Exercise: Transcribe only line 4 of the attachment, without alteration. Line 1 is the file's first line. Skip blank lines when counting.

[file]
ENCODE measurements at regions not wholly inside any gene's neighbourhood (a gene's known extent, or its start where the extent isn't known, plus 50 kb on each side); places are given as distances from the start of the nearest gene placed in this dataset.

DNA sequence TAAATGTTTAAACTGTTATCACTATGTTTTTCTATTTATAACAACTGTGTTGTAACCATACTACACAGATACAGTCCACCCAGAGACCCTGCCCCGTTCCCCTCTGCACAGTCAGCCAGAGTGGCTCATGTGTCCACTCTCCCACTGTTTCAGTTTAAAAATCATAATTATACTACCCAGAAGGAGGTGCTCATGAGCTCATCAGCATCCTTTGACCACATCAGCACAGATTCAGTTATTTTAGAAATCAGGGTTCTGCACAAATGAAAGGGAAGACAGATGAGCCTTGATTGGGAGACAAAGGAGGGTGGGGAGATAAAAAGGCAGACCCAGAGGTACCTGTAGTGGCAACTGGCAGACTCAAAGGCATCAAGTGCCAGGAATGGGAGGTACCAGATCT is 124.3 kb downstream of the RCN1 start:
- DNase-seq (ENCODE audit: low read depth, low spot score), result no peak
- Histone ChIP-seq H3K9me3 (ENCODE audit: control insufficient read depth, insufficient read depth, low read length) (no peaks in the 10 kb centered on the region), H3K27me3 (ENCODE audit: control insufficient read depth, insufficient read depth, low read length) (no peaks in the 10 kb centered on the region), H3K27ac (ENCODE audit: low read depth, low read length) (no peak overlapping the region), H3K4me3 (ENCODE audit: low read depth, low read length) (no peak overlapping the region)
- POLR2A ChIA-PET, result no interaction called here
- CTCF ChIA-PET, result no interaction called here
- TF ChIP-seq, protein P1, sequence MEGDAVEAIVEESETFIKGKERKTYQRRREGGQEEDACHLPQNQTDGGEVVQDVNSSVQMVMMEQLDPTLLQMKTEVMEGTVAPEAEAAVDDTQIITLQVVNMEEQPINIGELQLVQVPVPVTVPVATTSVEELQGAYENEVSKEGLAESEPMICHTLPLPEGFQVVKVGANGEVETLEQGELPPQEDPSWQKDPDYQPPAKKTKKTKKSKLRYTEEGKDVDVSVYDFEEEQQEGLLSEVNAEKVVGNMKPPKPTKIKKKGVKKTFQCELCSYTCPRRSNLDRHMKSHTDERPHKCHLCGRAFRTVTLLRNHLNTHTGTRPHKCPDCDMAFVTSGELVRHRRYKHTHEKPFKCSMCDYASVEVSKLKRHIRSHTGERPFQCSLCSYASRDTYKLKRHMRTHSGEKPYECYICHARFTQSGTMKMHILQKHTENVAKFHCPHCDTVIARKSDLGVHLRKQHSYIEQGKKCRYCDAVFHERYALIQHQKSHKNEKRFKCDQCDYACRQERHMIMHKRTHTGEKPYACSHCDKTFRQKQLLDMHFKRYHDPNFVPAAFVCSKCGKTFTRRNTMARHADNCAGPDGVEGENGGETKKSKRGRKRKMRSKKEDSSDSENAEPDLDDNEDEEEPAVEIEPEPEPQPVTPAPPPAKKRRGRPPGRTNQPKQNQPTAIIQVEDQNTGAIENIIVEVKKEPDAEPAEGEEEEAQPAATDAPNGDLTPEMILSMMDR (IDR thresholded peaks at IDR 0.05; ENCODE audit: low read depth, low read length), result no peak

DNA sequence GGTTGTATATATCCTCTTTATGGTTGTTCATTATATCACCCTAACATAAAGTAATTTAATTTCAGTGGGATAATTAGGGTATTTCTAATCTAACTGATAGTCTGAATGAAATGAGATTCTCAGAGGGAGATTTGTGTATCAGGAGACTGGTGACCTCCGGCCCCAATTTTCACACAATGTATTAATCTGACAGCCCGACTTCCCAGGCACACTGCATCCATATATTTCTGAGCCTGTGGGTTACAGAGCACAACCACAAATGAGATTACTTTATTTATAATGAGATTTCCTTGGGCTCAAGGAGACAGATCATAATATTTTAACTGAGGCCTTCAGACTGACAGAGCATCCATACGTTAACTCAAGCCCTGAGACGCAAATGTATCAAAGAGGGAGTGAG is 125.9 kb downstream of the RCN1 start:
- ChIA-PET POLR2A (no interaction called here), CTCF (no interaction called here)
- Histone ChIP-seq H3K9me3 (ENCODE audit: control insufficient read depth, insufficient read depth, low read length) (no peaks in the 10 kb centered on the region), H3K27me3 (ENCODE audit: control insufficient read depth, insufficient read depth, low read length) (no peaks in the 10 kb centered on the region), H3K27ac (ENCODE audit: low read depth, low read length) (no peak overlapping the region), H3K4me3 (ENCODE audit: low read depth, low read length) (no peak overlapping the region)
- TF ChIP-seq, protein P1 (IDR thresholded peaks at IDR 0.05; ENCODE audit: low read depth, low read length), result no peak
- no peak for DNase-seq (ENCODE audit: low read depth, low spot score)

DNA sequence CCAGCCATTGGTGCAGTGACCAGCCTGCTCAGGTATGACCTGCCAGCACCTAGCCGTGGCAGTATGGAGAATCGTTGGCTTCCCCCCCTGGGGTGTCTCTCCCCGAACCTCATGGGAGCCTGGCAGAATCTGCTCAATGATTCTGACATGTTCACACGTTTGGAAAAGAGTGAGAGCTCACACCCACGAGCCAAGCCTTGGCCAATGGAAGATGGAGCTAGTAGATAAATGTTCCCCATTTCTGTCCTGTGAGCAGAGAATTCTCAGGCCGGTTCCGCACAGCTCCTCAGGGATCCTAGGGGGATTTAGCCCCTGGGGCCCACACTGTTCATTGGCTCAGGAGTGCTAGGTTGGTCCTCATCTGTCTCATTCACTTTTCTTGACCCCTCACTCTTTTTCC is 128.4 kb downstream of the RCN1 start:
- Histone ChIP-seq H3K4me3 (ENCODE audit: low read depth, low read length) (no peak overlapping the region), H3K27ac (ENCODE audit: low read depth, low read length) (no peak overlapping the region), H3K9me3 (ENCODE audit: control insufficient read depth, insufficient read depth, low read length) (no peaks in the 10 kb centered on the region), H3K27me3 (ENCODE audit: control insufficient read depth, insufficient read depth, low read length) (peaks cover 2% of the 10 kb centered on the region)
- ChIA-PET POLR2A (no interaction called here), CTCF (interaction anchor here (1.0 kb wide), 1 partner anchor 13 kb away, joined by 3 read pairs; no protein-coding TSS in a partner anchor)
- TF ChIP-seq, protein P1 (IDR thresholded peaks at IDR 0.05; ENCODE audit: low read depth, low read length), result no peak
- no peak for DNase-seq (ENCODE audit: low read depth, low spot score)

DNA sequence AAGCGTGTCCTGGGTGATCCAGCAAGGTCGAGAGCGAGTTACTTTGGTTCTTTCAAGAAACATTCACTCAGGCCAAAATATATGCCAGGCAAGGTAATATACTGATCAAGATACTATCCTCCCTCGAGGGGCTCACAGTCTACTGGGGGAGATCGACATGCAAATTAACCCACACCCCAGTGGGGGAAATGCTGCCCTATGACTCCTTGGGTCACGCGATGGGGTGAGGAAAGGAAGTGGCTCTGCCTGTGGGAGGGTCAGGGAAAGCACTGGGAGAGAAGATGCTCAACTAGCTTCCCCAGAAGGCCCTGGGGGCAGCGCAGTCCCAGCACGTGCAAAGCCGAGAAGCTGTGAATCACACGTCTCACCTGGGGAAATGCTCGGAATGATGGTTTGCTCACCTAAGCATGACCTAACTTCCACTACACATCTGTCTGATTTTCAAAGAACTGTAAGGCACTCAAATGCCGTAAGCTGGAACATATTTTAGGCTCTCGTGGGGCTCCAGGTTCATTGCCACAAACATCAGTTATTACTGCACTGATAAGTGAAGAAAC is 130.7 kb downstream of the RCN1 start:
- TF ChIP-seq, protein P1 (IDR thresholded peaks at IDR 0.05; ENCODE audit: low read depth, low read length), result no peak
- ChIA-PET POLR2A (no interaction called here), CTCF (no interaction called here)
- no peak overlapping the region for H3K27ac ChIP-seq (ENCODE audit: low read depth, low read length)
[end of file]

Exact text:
- Histone ChIP-seq H3K9me3 (ENCODE audit: control insufficient read depth, insufficient read depth, low read length) (no peaks in the 10 kb centered on the region), H3K27me3 (ENCODE audit: control insufficient read depth, insufficient read depth, low read length) (no peaks in the 10 kb centered on the region), H3K27ac (ENCODE audit: low read depth, low read length) (no peak overlapping the region), H3K4me3 (ENCODE audit: low read depth, low read length) (no peak overlapping the region)